Massachusetts is at the Forefront of Labor Protection for "Associational Handicap"

General Massachusetts Law Chapter 151B Section 4(16) prohibits associational discrimination based upon handicap. In 2013 the Massachusetts Supreme Court heard a case of first impression, Flagg v. AliMed, 466 Mass 23 (2013) in order to determine the coverage of Massachusetts’ Associational Handicap statute.

The Massachusetts Supreme Court determined the state associational discrimination statute covered a father who had to pick his daughter up from school because his wife had a brain tumor removed. The employee who brought this case was terminated while his wife was back in the hospital treating for recurrence of her brain tumor. As a result of the termination, the employee immediately lost his health insurance.

The Court reasoned the Massachusetts associational discrimination statute was intended to serve a remedial purpose and should cover this situation. However, the Court made clear the holding was limited to the immediate family member context, and was not deciding whether an employee with a handicapped spouse is entitled to a reasonable accommodation. Expect future appeals and litigated cases on the Massachusetts Associational Handicap statute.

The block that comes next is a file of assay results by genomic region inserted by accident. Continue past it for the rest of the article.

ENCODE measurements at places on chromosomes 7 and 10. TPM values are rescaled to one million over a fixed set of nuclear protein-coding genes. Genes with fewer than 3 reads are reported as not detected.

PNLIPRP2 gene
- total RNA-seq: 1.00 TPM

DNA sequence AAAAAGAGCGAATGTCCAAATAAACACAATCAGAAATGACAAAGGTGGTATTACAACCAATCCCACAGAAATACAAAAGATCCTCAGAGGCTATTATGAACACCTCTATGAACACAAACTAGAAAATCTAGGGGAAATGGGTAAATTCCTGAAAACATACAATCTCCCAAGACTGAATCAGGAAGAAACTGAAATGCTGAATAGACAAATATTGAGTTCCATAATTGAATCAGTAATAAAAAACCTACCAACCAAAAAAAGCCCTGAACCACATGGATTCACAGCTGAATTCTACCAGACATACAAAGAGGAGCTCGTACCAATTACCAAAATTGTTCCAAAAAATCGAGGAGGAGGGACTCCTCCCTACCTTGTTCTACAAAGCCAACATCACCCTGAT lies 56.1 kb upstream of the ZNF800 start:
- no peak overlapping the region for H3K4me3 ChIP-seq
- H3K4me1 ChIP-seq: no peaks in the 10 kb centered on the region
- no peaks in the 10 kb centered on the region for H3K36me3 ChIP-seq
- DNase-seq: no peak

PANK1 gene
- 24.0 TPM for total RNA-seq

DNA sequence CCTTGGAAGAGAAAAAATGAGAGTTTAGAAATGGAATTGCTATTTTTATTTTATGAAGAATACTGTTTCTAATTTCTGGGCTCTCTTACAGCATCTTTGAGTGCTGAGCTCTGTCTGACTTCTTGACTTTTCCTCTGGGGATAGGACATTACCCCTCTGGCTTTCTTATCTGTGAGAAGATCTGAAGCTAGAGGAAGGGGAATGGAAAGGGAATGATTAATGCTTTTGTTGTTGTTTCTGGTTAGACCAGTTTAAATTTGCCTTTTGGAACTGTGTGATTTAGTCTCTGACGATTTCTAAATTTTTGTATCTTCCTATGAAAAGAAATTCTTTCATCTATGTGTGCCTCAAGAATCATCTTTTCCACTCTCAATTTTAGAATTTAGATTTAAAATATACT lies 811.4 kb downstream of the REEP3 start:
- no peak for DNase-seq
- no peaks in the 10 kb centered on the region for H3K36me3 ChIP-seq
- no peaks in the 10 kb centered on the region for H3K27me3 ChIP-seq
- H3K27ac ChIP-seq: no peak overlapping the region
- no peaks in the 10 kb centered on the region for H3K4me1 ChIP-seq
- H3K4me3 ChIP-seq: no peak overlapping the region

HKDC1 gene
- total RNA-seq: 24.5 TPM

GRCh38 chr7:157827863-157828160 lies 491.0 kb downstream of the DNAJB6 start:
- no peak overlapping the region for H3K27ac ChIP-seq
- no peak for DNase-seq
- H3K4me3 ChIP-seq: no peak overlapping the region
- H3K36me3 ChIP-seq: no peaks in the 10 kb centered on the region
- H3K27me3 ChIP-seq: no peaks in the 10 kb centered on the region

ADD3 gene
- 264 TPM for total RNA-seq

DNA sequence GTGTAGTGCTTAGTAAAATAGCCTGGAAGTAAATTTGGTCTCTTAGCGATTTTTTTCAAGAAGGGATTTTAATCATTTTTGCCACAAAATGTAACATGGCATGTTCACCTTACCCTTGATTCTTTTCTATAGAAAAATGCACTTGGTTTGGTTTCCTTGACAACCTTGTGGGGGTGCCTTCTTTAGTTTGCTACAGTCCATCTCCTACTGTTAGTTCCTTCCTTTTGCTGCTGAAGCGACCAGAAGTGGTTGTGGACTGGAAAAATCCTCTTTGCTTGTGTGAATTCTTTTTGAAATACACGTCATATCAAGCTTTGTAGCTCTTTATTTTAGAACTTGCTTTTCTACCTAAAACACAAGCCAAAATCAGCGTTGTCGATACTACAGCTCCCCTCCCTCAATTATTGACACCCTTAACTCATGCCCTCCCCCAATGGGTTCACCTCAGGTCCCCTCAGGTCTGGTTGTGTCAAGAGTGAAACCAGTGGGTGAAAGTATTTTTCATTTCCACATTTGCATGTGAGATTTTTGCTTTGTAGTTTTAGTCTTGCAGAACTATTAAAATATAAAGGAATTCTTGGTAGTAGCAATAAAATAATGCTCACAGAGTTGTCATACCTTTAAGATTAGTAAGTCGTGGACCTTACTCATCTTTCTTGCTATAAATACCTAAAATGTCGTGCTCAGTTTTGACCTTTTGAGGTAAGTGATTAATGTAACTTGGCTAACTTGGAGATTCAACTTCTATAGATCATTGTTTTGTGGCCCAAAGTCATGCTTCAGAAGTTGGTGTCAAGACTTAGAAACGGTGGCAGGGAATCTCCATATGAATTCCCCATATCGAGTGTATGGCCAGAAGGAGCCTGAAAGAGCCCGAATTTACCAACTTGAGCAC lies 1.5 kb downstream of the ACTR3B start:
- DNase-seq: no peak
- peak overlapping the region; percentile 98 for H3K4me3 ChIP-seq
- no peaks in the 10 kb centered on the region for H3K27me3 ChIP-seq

Besides being a licensed labor lawyer in Massachusetts, I also represent employees in California where I first became a licensed lawyer in 1993. Many regard California as a very liberal state. In California there is case and statutory law about being treated adversely, being fired, or terminated due to being associated with a person in a protected category under the Fair Employment and Housing Act. However, those California developments are somewhat recent. It should, however, be noted, the California legislature has not gone as far as the Massachusetts Legislature to specifically enact a statute about associational handicap. The American Disability Act (ADA) does cover associational discrimination.

The Massachusetts associational discrimination law is a very modern labor law. It will be interesting to see what types of cases develop from it.

Please feel free to check my Massachusetts website where I write about developments in Massachusetts labor law, or my California website where I report on conditions in labor law.

Karl Gerber, Representing Employees Since 1993